Musings on Nature

Ants and Agriculture

People like to find things that make us unique among animals.  Anthropologists seem to have settled on three main features that distinguish us from the rest of the animals: we use tools, we think and speak symbolically, and we have developed agriculture.  However, in the 1960s, Jane Goodall observed chimpanzees using sticks as tools to fish termites out of their nests.  So now we have to say that we are unique because we make and use the best tools.  As for symbolic thinking and language, there is evidence that apes are also capable, and we are left saying that we are still the best at it.

What is left, thus far unchallenged by the apes, is agriculture.  To select, tend, and maintain crops or livestock requires a fair amount of sophistication.  Agriculture was the basis for civilization; it allowed people to build cities.  It shapes the evolution of domesticated species.  Surely no other animal can do those things.

As far as we know, humans are the only species of mammal to have developed agriculture, but this behavior is not unique in the wider animal kingdom.  There are actually hundreds of species of fungus-growing ants—ants—that grow and tend to their own food source in what can only be rightfully recognized as farming.  These species include the leafcutter ants, which collect leaves and other plant material to bring back into their nests.  They cut the plants into tiny pieces, adding saliva and feces, and they use the resulting mixture as food for the fungus they grow and eat.  The ants prune the fungus as it grows, and they even remove pathogens from them.  The fungi are so dependent on their farmers for care that the fungal species have not been found outside of these leafcutter gardens.  Surely, this is agriculture.  I guess you could argue that we have “better” agriculture than ants, but isn’t it amazing that ants have agriculture?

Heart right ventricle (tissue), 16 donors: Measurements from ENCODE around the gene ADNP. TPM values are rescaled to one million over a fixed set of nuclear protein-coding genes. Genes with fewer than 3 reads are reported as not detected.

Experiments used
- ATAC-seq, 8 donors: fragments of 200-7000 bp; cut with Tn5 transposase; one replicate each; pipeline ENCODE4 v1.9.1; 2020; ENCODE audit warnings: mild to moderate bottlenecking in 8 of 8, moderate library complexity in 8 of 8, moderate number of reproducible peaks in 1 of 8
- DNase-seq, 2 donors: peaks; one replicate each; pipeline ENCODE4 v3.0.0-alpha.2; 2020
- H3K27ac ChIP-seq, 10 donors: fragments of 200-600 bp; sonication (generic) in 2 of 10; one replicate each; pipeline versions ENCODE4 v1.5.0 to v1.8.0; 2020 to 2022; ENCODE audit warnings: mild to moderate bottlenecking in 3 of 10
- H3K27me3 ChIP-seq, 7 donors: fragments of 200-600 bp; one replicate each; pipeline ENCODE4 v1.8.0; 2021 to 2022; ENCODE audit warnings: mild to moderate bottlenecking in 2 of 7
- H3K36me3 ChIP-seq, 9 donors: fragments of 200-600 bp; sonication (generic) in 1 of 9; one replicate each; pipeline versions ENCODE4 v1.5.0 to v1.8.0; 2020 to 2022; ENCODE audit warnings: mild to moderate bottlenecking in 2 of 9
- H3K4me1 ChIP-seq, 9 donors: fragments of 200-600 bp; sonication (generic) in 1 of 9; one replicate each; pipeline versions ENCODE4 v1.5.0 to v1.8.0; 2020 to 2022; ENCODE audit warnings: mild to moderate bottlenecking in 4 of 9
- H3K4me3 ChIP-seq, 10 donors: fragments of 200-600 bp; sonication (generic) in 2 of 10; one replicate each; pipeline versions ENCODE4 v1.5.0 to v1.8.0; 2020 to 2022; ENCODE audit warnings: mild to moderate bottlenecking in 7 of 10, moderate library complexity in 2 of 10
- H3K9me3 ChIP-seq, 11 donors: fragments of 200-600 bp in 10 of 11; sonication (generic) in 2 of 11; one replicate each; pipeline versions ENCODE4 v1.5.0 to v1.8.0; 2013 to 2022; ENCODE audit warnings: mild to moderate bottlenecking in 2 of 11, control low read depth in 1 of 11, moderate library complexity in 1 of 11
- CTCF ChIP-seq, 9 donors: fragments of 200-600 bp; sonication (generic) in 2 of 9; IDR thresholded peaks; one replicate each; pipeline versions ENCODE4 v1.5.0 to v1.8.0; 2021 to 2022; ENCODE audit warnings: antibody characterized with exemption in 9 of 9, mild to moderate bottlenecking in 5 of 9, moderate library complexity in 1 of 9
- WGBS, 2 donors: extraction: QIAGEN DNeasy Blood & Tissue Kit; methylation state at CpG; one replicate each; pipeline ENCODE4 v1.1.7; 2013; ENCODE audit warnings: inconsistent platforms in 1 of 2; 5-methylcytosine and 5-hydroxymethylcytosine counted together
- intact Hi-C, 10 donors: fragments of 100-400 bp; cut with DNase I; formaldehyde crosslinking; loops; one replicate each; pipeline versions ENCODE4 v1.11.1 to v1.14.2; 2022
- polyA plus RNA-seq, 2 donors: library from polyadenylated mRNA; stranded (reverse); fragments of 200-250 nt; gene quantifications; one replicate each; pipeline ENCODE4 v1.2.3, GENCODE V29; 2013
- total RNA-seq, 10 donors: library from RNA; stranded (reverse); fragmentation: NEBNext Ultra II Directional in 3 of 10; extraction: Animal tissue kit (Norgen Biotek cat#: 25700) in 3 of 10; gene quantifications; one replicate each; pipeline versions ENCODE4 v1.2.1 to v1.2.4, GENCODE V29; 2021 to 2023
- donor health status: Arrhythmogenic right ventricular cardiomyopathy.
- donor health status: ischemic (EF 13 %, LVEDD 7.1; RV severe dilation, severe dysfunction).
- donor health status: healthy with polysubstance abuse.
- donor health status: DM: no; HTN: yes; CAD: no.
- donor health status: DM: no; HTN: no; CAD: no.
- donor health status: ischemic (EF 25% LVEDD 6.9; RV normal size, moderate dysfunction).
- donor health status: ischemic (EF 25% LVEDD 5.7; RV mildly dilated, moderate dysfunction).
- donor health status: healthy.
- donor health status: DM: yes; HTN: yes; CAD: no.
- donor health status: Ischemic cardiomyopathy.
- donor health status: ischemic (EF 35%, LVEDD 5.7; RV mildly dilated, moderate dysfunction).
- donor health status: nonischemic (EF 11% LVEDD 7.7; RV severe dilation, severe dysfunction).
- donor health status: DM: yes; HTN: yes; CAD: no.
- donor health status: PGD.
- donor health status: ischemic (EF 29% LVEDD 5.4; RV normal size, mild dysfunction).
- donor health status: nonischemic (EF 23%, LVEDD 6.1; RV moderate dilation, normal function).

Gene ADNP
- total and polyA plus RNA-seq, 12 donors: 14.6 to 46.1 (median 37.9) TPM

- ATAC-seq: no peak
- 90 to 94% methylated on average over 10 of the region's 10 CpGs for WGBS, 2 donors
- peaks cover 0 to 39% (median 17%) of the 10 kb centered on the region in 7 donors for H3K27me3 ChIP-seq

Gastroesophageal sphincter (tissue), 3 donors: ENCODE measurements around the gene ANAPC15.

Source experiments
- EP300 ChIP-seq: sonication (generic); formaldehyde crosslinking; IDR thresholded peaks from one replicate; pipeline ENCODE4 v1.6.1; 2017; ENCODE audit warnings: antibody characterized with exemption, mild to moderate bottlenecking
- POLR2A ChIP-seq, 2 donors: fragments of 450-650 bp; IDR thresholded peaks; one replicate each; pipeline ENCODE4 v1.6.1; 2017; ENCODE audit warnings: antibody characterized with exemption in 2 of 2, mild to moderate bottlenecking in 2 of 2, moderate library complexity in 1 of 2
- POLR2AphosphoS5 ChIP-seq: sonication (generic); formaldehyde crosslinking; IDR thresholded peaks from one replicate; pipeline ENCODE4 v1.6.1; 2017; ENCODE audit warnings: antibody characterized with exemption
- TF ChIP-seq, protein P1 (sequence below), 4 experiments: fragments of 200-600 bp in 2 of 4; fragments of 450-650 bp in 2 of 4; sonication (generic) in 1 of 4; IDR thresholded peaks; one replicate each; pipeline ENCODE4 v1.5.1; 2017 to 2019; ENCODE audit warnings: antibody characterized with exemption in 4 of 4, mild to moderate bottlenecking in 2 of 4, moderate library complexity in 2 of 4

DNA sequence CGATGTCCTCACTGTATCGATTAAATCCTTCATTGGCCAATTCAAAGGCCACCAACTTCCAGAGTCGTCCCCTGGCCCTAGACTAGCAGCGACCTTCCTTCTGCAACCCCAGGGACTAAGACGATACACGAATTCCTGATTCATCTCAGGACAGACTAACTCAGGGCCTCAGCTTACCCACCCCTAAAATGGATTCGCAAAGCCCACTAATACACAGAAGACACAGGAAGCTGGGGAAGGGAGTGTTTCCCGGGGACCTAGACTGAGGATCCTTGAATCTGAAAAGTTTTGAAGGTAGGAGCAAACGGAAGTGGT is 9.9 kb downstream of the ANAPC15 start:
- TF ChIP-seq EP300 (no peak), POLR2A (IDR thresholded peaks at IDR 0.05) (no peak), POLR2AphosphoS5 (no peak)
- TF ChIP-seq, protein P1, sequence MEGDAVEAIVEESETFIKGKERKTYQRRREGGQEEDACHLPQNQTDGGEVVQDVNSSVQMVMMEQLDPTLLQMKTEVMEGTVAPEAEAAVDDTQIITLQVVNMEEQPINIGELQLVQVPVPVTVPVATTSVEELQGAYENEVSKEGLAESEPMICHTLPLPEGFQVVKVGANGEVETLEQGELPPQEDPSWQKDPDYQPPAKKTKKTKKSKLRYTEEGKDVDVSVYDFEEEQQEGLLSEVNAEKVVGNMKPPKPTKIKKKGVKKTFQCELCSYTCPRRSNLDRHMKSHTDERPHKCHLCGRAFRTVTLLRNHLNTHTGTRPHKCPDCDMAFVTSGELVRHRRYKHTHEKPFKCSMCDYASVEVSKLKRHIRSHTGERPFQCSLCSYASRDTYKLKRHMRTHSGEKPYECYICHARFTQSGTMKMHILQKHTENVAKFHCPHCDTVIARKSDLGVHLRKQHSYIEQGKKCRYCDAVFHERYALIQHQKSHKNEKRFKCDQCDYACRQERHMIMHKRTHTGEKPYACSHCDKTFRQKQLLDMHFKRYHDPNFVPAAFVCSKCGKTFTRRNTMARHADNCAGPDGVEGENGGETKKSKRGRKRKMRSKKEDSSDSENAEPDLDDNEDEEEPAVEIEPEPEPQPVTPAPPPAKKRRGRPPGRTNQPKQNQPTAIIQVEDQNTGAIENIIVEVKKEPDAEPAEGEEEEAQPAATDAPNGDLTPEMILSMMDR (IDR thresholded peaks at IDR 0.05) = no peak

If it is important to you to be able to list qualities that make people different than other animals, carry on.  But know that they might be steadily debunked by the behavior or apes or ants. Don’t be disappointed; stop for a moment and revel in the fact that we are not alone.

Interesting links:

A BBC article about slave-making ants: http://news.bbc.co.uk/earth/hi/earth_news/newsid_9160000/9160744.stm

Are humans unique? http://www.psychologytoday.com/blog/minds-animals/200907/are-humans-unique

Do animals think? http://www.cerebromente.org.br/n17/opinion/animal-think.htm

References

Bass, M. & Cherrett, J.M. 1996. Leaf-cutting ants (Formicidae, Anttini) prune their fungus to increase and direct its productivity. Functional Ecology 10:1, 55-61.

Currie, C.R., & Stuart, A.E. 2001.  Weeding and grooming of pathogens in agriculture by ants. The Royal Society 268, 1033-1039.

Shipman, P. 2010. The animal connection and human evolution. Current Anthropology 51:4, p1-19. http://pennstate.academia.edu/PatShipman/Papers/320573/The_Animal_Connection_and_Human_Evolution

Sabbatini, R.M.E. 2003. Do animals think? http://www.cerebromente.org.br/n17/opinion/animal-think.htm, accessed 3/2012

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5 Comments

  1. Bobby

    Great post

  2. Cornelia Harris

    I’ve been thinking recently about how agriculture, even ancient farming, is really just a form of ecosystem engineering. However, we are now tinkering on a very grand scale with our ecosystems, much of it under the guise of needing food to support the growing human population. I wonder what the conversation would be like if we were more aware and in tune with the ecosystems around us; can ‘sustainable ag’ really support everyone on earth? What if we cut down on the 40% of the food that we waste…?

  3. Beverly Goldfield

    HI Emily, I never knew that ants FARMED!!! … but do they garden????

  4. Kedidia Mossi

    Thanks Emily- Very interesting…Anthills are sacred in some parts of Africa and the mud gathered from large anthills is considered best for making mud bricks in Niger. Maybe part of the added value comes from the result of the fungi they grow….
    Kédidia

  5. emilytstarr

    Thanks for your comment, Kedidia. I didn’t know that.

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